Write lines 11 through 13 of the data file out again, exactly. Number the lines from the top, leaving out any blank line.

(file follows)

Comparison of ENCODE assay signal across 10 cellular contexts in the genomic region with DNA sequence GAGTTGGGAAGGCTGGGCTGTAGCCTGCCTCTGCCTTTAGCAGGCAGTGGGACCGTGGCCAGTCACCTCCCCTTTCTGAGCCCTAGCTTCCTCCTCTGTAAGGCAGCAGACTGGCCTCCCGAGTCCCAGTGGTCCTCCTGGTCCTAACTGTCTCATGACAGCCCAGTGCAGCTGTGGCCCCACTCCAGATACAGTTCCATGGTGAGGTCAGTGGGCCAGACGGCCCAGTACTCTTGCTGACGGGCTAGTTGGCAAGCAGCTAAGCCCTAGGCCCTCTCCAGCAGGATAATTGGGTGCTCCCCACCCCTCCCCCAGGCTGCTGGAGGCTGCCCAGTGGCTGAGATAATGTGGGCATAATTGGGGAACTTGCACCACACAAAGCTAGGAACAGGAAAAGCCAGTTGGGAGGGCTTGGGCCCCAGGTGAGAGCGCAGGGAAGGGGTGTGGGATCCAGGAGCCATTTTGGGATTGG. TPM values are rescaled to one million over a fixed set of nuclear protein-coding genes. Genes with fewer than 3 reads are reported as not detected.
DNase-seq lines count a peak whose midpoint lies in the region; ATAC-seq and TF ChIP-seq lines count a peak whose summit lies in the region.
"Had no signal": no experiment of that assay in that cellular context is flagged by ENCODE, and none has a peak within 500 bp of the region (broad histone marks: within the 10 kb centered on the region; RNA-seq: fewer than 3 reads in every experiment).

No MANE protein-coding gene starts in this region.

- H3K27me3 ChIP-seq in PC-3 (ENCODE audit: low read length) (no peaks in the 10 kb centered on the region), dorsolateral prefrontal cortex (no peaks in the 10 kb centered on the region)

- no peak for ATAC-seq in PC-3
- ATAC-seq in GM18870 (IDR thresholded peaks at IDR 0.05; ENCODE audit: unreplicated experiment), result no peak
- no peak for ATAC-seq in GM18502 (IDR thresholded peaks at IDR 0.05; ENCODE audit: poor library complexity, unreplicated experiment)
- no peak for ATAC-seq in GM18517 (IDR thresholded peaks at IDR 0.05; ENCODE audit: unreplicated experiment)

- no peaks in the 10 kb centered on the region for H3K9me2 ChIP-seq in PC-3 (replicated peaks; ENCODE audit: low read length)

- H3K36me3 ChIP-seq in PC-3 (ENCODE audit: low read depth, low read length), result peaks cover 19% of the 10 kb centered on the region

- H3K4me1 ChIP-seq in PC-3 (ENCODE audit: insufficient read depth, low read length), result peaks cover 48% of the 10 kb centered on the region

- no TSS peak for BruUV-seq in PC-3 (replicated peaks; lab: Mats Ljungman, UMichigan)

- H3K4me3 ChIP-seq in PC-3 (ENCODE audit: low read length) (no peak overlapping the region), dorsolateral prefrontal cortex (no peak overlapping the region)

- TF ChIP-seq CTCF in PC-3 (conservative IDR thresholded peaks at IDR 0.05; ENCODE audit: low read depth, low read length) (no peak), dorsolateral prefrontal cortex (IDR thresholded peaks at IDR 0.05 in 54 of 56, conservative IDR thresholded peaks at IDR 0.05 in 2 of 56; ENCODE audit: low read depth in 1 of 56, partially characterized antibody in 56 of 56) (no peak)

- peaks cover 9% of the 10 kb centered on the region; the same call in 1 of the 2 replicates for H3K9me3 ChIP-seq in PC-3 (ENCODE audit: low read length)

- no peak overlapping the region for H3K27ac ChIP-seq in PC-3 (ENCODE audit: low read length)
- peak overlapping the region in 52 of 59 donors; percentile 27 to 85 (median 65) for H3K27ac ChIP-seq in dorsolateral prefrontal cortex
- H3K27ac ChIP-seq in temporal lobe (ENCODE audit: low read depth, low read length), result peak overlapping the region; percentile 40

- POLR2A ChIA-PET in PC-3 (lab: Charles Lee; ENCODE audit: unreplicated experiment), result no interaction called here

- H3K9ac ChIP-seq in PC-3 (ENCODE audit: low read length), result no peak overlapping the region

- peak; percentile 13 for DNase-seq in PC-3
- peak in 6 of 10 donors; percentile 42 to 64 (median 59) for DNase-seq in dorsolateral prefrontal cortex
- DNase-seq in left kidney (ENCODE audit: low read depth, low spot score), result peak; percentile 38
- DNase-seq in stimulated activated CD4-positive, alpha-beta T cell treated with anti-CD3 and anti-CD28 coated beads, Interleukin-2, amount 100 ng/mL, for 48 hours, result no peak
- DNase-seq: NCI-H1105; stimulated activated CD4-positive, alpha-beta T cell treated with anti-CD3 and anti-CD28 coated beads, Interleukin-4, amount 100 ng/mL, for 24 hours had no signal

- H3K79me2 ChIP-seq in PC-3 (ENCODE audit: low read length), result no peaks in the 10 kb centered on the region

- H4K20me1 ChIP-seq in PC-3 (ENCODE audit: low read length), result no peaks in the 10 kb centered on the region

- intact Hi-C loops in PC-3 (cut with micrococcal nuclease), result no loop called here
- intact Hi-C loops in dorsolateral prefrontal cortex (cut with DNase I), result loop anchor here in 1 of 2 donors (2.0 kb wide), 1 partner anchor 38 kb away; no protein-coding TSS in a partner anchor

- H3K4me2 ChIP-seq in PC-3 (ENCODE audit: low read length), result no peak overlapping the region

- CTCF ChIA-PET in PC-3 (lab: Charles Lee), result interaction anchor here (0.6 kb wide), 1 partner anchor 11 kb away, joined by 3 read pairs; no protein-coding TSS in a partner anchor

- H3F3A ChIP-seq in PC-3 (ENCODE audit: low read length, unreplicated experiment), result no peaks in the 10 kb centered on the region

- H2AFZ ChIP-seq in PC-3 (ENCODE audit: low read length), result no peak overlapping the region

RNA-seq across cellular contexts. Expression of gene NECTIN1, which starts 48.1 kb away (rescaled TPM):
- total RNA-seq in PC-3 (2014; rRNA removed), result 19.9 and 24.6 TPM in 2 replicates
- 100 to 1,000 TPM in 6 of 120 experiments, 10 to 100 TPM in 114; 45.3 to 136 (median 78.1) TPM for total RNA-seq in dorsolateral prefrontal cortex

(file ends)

- H3K36me3 ChIP-seq in PC-3 (ENCODE audit: low read depth, low read length), result peaks cover 19% of the 10 kb centered on the region

- H3K4me1 ChIP-seq in PC-3 (ENCODE audit: insufficient read depth, low read length), result peaks cover 48% of the 10 kb centered on the region

- no TSS peak for BruUV-seq in PC-3 (replicated peaks; lab: Mats Ljungman, UMichigan)